Wordle – Beautiful Tag Clouds

Sunday, June 29th, 2008

wordle example 2

From the official website:

Wordle is a toy for generating “word clouds” from text that you provide. The clouds give greater prominence to words that appear more frequently in the source text. You can tweak your clouds with different fonts, layouts, and color schemes. The images you create with Wordle are yours to use however you like. You can print them out, or save them to the Wordle gallery to share with your friends.

[Editor's note: This awesome tool from Jonathan Feinberg, a researcher at IBM, displays tag clouds the "right" way by packing the words into the interstitial space between tags and rotating tags from the horizontal baseline. Johnathan uses simple bounding box logic to accomplish this. I will look into adding this to my Adobe Illustrator script (and perhaps bound the tags into a user-defined shape like a heart for Valentine's day).

If you look at the HTML tag cloud that is generated for my blog at the right sidebar you'll see a bunch of text on the same horizontal baselines. That type of tag cloud wastes a lot of space by not packing the words closer together. If there is a big word with small words on 1 line, there is a lot of wasted white space around the smaller words on that line. Fast but not pretty. And only horizontal. Up until now packed tag clouds have taken tedious hand-placement by an artist.

Now Wordle, a web Java applet will do that for you. The tag clouds can be saved as vector PDF by printing to that format in your web browser. This will generate a vector-outlined version of the tags (outlined fonts, not editable type) and in rich-black RGB color space so make sure to convert and clean-up in CMYK before publishing! There is no restriction on publishing the tag clouds for profit or otherwise. Seen on infosthetics.com.]

Flash Wars: Adobe in the History and Future of Flash

Monday, May 12th, 2008

AppleInsider.com’s Prince McLean produced a three part series earlier this month on the Flash Wars.

Direct links to Part 1Part 2, and Part 3.

(Reprinted from AppleInsider) 

Pitted against Microsoft’s efforts to crush Flash using its own copycat Silverlight platform, open source projects seeking to duplicate Flash for free, and Apple’s efforts to create a mobile platform wholly free of any trace of Flash, Adobe has scrambled to announce efforts to make Flash a public specification in the Open Screen Project.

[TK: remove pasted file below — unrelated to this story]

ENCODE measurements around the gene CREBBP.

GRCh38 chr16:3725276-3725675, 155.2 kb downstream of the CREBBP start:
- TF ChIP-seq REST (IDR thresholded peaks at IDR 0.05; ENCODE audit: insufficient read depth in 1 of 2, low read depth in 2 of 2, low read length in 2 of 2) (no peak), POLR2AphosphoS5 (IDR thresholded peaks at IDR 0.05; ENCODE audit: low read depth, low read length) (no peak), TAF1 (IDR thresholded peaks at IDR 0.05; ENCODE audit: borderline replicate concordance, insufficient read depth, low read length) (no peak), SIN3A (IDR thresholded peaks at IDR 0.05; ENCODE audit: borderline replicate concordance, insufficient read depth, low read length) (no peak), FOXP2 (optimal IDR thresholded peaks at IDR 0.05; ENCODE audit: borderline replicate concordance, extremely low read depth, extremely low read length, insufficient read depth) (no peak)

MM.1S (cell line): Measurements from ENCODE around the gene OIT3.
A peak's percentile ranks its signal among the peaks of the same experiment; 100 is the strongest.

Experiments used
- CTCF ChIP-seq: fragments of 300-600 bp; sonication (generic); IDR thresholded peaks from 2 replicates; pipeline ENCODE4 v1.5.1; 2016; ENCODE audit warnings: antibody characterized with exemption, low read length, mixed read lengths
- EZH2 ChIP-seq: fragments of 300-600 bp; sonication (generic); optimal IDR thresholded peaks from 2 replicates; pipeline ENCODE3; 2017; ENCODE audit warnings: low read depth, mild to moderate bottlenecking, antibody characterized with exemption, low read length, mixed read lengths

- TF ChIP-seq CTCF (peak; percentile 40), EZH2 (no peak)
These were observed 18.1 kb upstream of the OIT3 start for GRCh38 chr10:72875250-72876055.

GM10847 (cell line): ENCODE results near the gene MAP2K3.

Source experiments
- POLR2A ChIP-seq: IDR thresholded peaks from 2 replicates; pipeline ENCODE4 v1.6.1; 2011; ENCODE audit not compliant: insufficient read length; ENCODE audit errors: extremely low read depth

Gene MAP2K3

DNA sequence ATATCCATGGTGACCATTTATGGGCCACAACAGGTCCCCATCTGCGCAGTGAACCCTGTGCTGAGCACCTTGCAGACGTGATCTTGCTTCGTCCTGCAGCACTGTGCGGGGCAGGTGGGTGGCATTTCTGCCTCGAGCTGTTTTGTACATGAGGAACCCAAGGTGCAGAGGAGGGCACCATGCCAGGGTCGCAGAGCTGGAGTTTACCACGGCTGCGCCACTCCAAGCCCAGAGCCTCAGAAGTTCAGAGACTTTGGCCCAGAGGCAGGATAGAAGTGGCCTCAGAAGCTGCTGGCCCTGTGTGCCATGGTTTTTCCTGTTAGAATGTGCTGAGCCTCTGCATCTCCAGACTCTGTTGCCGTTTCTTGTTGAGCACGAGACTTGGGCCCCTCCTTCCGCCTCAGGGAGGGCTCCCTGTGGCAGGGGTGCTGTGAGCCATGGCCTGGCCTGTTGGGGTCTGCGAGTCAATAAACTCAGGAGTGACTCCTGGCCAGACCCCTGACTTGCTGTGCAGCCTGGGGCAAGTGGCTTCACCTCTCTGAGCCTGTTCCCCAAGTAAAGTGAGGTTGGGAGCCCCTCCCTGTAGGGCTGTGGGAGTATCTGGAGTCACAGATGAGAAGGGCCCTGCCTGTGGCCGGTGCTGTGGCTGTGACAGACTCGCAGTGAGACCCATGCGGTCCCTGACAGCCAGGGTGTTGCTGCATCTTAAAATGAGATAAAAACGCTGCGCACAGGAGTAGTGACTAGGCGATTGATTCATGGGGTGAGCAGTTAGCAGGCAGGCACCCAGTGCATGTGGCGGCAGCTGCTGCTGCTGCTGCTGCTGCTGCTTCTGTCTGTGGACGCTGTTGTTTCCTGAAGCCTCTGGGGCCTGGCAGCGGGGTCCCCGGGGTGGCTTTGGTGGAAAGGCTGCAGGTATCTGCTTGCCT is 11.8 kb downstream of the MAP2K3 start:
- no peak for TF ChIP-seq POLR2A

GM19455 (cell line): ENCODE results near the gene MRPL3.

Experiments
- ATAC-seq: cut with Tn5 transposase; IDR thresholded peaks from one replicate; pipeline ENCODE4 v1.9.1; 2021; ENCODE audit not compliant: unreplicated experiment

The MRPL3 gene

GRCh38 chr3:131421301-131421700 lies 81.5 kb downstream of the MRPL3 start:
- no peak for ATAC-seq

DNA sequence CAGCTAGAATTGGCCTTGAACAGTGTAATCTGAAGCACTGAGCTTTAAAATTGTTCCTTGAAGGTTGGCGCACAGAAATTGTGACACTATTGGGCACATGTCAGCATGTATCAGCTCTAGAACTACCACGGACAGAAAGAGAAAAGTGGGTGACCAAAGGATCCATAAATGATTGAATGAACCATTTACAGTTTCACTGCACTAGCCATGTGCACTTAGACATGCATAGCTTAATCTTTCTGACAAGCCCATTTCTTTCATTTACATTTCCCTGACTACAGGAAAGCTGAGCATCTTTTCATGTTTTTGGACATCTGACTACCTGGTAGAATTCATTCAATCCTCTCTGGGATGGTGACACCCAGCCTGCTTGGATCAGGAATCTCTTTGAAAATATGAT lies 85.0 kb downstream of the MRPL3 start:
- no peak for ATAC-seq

Will it help get Flash on the iPhone? Here’s the first segment of a three part series with a historical overview of the wars between Flash and Adobe, Microsoft, Sun, Apple, Google, and the open source community, the problems Flash faces today, and what future Flash can hope for as an open specification.

A Brief History of Flash

Flash originated at FutureWave Software as SmartSketch, an innovative drawing tool. In 1995, the software was repositioned as FutureSplash Animator, with support for cell based animation. It was pitched as a way to quickly draw and animate vector-based graphics for efficient delivery over the web, as a direct challenge to Macromedia’s heavier and more complex Authorware and its Director-created Shockwave content.

FutureWave pitched the product to Adobe, but it was Macromedia that bought it in 1996, hoping to integrate it as an approachable, entry level member of its content production tools as the company’s business was rapidly pushed from CD-ROM oriented products to the web. Macromedia abbreviated the name from FutureSplash to Flash.

It turned out that the easy to use Flash rapidly sidelined Macromedia’s existing Authorware and Shockwave. Flash made it easy for designers to create interactive content with only minimal development knowledge. The real break for Flash came when Macromedia lined up a bundling agreement with Microsoft’s Internet Explorer 5, which resulted in the Flash player software being widely distributed.

While Microsoft embraced Flash, it actively worked in parallel to stop Sun’s Java and Netscape’s web browser as threats to Windows. Microsoft’s efforts to sideline Java into a Windows programming language and its strategy to embrace and extend standards-based, platform agnostic HTML into web pages that only worked in Internet Explorer gave Macromedia’s Flash fertile ground to grow as a quick and simple alternative to the more complex and resource intensive Java as a way to create simple, interactive applets on the web.

Adobe Hates, Then Buys Flash

Adobe purchased Macromedia in 2005 largely to obtain Flash, the crown jewel of Macromedia’s web development tool assets. Prior to owning it, Adobe unsuccessfully worked hard to kill it as a competing product.

In 1998, when Macromedia and Microsoft submitted VML to the W3C as a potential web standard for vector graphics (based on Microsoft’s RTF), Adobe teamed up with Sun to push the rival PGML specification (based on Adobe’s PostScript). The W3C developed a new standard that drew from both, called SVG (Scalable Vector Graphics).

Adobe pushed SVG as a competitor to Flash right up until it bought Flash, distributing the Adobe SVG Player as a free web plugin. Microsoft continued to push its own VML, which it built into Internet Explorer. This prevented either VML or SVG from making much progress, as other browsers didn’t support VML, while the SVG open standard saw little adoption given Adobe’s weak presence in web development tools. That let Flash easily win out over both as the way to develop and present animated vector graphics on the web.

Flash continued to develop at Macromedia, gaining a scripting language based on JavaScript and other features that turned it into a full presentation development tool rather than just a way to distribute small interactive graphics. Macromedia even took swipes back at Adobe, introducing FlashPaper as an alternative to Adobe’s PDF as a way to distribute electronic documents in the Flash format.

After buying Flash, Adobe gave up support for its own weak SVG Player rival and has apparently discarded FlashPaper as a PDF competitor. However, the rest of the industry has plenty of reasons to still hate Flash, as will be presented in part two: The Many Enemies and Obstacles of Flash.

Continue reading on AppleInsider.com . . .